Stock market rollercoaster: Dow sinks more than 1000 points; worst single-day losses ever – Chicago Tribune

The Dow Jones industrial average lost more than 1,150 points Monday, dropping below 25,000 for the first time since Jan. 4 during a second straight day of sell offs.

It’s the worst single-day point drop the Dow has ever sustained, coming on the heels of Friday’s 666-point loss. The Dow’s gains for the year were erased amid a two-day loss of more than 1,700 points.

The market fell by nearly 1,600 points Monday afternoon before correcting a bit, zigzagging between losses of 800 and 1,000 points. The previous record for losses was 777.68 points on Sept. 29, 2008, a loss of nearly 7 percent that shocked the nation. It lost nearly 23 percent on Black Monday, Oct. 19, 1987.

As U.S. stocks resumed their downward trajectory after Friday’s selloff, European and Asian equities also slumped. Treasury yields fell and the dollar stabilized. Oil dropped and copper rose.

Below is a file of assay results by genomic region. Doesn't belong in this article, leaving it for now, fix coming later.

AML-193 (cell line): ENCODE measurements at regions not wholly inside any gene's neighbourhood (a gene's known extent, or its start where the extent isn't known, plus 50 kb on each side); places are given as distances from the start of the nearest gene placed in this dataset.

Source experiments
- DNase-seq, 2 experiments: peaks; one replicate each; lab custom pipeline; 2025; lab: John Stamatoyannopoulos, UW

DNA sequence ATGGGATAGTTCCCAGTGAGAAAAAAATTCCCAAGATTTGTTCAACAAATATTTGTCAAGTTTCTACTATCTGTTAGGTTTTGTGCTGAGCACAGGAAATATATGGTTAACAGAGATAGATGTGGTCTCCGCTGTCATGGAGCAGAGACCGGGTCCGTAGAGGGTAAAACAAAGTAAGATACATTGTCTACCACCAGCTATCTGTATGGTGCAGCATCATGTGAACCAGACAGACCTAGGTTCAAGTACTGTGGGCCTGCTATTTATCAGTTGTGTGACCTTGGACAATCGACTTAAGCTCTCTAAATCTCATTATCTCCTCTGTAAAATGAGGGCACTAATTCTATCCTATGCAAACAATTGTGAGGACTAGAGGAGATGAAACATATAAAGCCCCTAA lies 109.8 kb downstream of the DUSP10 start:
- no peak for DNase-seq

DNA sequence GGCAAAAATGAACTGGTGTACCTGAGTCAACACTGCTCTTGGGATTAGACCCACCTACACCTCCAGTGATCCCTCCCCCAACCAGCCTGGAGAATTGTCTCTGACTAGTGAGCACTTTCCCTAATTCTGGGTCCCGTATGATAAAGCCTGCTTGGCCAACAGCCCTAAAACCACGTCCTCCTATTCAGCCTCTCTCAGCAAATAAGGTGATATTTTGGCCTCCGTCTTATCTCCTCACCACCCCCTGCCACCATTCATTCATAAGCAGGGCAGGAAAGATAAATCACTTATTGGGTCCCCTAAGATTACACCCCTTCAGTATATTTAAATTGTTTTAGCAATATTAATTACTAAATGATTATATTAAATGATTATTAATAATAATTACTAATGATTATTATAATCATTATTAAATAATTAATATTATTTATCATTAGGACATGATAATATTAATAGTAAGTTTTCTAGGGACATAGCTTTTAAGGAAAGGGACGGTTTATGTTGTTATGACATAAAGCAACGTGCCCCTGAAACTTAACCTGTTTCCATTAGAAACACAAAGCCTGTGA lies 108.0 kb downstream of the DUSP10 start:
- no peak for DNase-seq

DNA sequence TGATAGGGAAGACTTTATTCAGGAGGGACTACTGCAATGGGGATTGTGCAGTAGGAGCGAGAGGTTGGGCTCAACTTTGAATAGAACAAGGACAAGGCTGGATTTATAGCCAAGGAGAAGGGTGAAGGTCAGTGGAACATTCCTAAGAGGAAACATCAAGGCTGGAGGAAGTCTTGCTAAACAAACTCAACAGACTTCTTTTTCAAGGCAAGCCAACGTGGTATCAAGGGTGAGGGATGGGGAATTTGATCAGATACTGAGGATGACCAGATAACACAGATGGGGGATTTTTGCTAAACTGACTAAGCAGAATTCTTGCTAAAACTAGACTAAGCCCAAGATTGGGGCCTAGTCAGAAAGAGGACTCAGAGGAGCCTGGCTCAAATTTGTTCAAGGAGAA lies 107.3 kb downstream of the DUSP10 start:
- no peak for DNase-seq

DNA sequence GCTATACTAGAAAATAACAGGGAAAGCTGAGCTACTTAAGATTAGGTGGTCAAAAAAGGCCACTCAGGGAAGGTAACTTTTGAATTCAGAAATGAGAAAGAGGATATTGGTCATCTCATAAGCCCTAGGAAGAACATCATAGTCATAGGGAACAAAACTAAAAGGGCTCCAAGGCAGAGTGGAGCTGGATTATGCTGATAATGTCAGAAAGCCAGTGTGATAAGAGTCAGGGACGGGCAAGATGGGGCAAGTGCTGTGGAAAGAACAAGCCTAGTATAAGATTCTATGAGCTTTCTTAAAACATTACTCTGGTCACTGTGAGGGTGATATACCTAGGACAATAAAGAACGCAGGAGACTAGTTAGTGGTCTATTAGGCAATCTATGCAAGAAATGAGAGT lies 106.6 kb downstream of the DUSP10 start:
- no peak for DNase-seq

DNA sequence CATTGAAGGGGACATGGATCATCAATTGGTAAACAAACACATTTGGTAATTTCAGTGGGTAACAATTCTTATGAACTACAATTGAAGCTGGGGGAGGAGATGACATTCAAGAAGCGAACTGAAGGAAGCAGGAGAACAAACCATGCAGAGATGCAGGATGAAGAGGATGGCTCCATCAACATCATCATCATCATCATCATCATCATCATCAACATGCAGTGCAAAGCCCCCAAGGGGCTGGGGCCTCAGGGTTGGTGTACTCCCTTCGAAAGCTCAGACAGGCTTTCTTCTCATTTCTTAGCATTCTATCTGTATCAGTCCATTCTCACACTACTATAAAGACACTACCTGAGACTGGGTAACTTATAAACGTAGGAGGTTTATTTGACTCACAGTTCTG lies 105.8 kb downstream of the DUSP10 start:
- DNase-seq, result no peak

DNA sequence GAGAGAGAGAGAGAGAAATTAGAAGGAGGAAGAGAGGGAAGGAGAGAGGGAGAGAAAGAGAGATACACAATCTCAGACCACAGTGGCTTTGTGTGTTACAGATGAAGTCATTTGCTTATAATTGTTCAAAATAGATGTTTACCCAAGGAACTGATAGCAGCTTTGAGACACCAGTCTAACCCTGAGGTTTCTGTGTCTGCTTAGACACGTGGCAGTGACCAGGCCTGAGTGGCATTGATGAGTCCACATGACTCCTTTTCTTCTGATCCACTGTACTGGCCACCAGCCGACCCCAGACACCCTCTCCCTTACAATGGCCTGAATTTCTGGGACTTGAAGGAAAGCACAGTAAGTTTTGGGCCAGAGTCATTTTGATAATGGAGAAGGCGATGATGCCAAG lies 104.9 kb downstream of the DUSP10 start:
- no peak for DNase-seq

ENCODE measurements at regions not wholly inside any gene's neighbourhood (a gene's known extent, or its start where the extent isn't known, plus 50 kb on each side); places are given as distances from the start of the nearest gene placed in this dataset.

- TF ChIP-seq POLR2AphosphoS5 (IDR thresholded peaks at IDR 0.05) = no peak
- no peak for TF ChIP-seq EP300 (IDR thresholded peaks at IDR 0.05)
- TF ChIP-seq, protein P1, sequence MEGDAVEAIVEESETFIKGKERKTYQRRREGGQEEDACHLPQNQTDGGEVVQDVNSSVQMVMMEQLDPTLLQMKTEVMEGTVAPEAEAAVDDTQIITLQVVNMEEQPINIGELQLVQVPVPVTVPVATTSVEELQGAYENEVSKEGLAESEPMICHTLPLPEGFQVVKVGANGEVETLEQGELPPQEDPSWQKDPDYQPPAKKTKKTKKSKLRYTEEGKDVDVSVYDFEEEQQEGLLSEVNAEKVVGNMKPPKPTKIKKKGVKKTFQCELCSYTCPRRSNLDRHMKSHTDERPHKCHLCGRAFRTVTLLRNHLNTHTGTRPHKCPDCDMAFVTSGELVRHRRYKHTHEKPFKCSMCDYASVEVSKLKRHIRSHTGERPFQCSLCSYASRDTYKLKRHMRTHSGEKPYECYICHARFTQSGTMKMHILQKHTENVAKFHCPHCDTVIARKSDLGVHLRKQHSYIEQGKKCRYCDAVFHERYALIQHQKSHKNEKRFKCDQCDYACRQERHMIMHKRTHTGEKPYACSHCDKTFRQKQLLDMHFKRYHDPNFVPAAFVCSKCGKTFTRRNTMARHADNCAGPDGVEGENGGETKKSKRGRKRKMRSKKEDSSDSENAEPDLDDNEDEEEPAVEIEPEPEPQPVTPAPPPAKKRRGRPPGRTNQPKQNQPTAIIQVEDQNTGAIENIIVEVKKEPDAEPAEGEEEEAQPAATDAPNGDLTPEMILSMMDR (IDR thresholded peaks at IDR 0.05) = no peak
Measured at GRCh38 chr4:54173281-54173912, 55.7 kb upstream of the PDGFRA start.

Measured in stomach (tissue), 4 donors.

The S&P 500 Index and Dow Jones Industrial Average hit session lows Monday afternoon, with the Dow falling more than 700 points and all sectors of the broader gauge declining. The Stoxx Europe 600 Index retreated for a sixth day, its longest losing streak since November, following similar moves across Asia as both regions took their cue from the U.S. rout on Friday.

Yields on core government bonds in Europe fell, as did those of 10-year Treasuries. The pound slumped, and the euro declined.

The downward stock market move was sparked by U.S. wage data on Friday that pointed to quickening inflation, which would lead to higher rates and, in turn, rising borrowing costs for companies. Equity investors are looking for confirmation that recent declines represent the healthy correction many had expected after the stellar start to the year.

“The good news is bad news,” said Donald Selkin, New York-based chief market strategist at Newbridge Securities Corp., which manages $2 billion. “Last month the market went up by 6 percent — that’s unsustainable.”

Elsewhere, oil extended declines after U.S. explorers raised the number of rigs drilling for crude to the most since August. Copper climbed the most in a week. Bitcoin slid below $7,000.

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